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Sanction against firm reversed

What the court held

Case: Hobley v. Burge, No. 05-1367

Issue: Can a law firm be sanctioned for not producing documents, when the firm is not a party to the proceedings, and was never subpoenaed or ordered to produce them?

Holding: No. In the absence of a subpoena, the firm cannot be faulted for not producing documents, even if the firm may have known that they were relevant to litigation.

The Seventh Circuit held on Jan. 9 that a law firm cannot be sanctioned for withholding documents in discovery when those documents were neither subpoenaed, nor ordered to be produced by the court.

Chicago Police Lt. Jon Burge was fired from the police force in 1993 for allegedly torturing a confession from a murder suspect. The law firm Jones Day represented the city in the police board proceedings leading to Burge’s dismissal.

In December 2002, a lawyer for the city notified Jones Day attorney June Ghezzi that a special prosecutor was investigating allegations of torture by Chicago police, and that a grand jury had subpoenaed documents from the board proceedings against Burge.

Jones Day identified 57 boxes of documents and sent all but 5 to the firm of Hinshaw and Culbertson, the firm representing the City at that time, informing a Hinshaw attorney that it considered the five other boxes privileged under the attorney work-product doctrine.

In 2003, Madison Hobley was pardoned by the governor after having spent 16 years on Illinois’ death row for murder. In May of that year, he filed a Section 1983 suit against Lt. Burge, the City of Chicago, and others, claiming that Burge and several subordinates had tortured and framed him for the murders that led to his convictions.

During discovery, the City waived its claims to either attorney-client or work-product privilege, and in January 2004, produced to Hobley the 52 boxes of documents in its possession.

Although the City knew Jones Day was still holding five boxes under a claim of privilege, they made no mention of them to Hobley’s attorneys, nor did they inform Jones Day about Hobley’s lawsuit.

In March 2004, the City finally disclosed that Jones Day was holding some documents under a privilege claim. The magistrate judge ordered that they be produced.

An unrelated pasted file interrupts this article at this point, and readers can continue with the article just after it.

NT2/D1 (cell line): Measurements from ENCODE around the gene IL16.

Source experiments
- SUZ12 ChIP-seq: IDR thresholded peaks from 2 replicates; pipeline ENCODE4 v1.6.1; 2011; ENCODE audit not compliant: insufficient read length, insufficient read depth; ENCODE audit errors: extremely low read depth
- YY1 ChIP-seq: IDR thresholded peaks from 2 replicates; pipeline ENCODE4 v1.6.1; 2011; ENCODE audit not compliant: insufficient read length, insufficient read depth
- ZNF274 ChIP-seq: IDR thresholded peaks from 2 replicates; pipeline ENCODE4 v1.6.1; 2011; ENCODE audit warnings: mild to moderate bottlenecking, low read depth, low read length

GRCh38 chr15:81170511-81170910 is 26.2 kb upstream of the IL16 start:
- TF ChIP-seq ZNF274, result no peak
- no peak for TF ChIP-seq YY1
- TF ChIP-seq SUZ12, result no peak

Jones Day asked the magistrate to reconsider the order, filing a privilege log. Instead, the magistrate found that Jones Day had withheld the documents without a proper notice of privilege, and imposed waiver of the privilege as a sanction, ordering that the five boxes be produced to Hobley’s attorneys.

Jones Day appealed, but the district court affirmed. The Seventh Circuit granted Jones Day’s request for an interlocutory appeal, and reversed in a decision by Judge Terence T. Evans.

The court rejected the magistrate judge’s conclusion that FRCP 34 authorized the order, reasoning, “by its terms, Rule 34 applies only to parties. It is the City, not Jones Day, that is the responsive party in this suit. And even if Jones Day were the City’s current counsel, Rule 34 would not be the correct discovery tool for gaining access to work product held by an attorney (cites omitted).”

The magistrate had concluded that, for purposes of Rule 34, the City had “control” of the documents, even though they were in the possession of Jones Day, and were thus encompassed by Hobley’s requests.

Rejecting this reasoning, the Seventh Circuit concluded, “The problem, though, is that the City never sought to exercise control over the documents by asking Jones Day to part with or make them available to Hobley. Moreover, since it was not representing the City in this litigation, Jones Day was not looped into requests or orders that encompassed documents it was holding. We don’t see how Jones Day can be accused of behaving dilatorily toward discovery requests it never received.”

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7th Circuit Court of Appeals

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Case Analysis

The magistrate had also found that Jones Day was “subjectively aware” of the lawsuit, and thus was obligated to come forward with its documents once it was asked to start preparing a privilege log.

However, the Seventh Circuit disagreed, finding that the request for the privilege log cannot be equated to a discovery request or subpoena.

Finally, the court rejected the magistrate’s conclusion that Jones Day was “subject to a sort of inquiry notice,” concluding, “as Jones Day was a nonparty and was not representing anyone, we are at a loss to understand why it should have been expected to monitor the proceedings.”

The court added, “The issue is not ‘What did Jones Day know and when did they know it?’ Regardless of whether the firm was ‘subjectively aware’ of Hobley’s suit, there is
no authority for the proposition that a nonparty has an affirmative duty to learn about and inject itself into litigation simply because it possesses information one of the parties might find useful.”

Accordingly, the court vacated the sanctions order, and remanded the case, with directions that, should Hobley subpoena the document’s the firm’s privilege claims should be tested under the normal attorney work product procedures.

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David Ziemer can be reached by email.

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